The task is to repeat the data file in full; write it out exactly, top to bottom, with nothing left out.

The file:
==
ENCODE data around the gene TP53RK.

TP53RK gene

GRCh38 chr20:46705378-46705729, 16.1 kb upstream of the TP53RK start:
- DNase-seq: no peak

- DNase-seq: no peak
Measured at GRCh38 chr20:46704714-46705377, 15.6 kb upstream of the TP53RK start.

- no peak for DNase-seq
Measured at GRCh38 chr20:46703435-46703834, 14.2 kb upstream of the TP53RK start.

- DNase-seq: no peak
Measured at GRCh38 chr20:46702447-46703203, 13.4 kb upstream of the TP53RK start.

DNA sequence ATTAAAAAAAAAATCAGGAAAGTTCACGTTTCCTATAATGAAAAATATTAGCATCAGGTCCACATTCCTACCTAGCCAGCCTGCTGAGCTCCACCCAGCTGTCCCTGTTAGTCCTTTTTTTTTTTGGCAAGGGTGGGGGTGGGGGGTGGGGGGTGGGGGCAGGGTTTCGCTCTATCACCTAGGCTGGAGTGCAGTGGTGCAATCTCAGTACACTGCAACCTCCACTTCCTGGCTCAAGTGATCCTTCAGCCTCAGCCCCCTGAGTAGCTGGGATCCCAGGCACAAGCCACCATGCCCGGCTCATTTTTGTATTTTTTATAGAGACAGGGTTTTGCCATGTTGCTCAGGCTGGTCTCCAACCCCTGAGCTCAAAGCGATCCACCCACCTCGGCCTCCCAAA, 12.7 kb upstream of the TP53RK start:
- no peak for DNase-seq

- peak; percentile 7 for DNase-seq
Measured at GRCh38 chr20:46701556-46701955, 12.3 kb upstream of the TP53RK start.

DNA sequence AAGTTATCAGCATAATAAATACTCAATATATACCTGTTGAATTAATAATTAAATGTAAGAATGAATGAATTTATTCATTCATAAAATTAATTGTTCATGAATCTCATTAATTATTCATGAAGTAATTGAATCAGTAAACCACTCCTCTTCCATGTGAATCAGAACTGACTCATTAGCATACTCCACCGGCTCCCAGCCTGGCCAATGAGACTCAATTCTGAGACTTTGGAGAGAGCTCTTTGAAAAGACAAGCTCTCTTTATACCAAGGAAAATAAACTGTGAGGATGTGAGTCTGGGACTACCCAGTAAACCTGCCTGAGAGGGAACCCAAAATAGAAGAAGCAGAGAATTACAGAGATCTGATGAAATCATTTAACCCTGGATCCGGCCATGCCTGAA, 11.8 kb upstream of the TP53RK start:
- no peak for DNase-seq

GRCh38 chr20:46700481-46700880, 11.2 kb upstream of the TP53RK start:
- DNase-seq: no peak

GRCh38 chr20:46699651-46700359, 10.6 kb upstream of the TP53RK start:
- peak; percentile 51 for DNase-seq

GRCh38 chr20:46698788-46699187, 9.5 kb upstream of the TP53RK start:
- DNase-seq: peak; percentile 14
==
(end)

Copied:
ENCODE data around the gene TP53RK.

TP53RK gene

GRCh38 chr20:46705378-46705729, 16.1 kb upstream of the TP53RK start:
- DNase-seq: no peak

- DNase-seq: no peak
Measured at GRCh38 chr20:46704714-46705377, 15.6 kb upstream of the TP53RK start.

- no peak for DNase-seq
Measured at GRCh38 chr20:46703435-46703834, 14.2 kb upstream of the TP53RK start.

- DNase-seq: no peak
Measured at GRCh38 chr20:46702447-46703203, 13.4 kb upstream of the TP53RK start.

DNA sequence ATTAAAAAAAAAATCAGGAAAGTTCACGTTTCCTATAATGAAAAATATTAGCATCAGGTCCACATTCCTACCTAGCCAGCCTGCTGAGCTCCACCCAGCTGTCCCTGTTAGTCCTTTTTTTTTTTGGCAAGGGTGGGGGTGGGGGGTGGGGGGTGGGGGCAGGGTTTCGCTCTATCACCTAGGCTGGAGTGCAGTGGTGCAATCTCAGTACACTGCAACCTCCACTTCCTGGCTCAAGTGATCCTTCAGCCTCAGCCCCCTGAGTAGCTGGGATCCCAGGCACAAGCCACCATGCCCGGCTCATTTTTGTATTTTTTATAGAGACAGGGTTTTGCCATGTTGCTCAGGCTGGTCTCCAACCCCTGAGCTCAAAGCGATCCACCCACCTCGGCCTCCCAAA, 12.7 kb upstream of the TP53RK start:
- no peak for DNase-seq

- peak; percentile 7 for DNase-seq
Measured at GRCh38 chr20:46701556-46701955, 12.3 kb upstream of the TP53RK start.

DNA sequence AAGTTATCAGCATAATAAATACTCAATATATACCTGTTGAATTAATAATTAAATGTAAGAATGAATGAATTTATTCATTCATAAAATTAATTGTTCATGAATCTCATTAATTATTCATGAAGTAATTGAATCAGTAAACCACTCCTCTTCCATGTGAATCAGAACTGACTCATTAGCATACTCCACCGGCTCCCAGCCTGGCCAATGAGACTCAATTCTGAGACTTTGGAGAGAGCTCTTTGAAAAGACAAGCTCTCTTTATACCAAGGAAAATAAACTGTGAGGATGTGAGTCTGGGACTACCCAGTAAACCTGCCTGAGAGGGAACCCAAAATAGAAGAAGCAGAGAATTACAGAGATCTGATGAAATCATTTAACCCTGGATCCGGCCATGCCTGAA, 11.8 kb upstream of the TP53RK start:
- no peak for DNase-seq

GRCh38 chr20:46700481-46700880, 11.2 kb upstream of the TP53RK start:
- DNase-seq: no peak

GRCh38 chr20:46699651-46700359, 10.6 kb upstream of the TP53RK start:
- peak; percentile 51 for DNase-seq

GRCh38 chr20:46698788-46699187, 9.5 kb upstream of the TP53RK start:
- DNase-seq: peak; percentile 14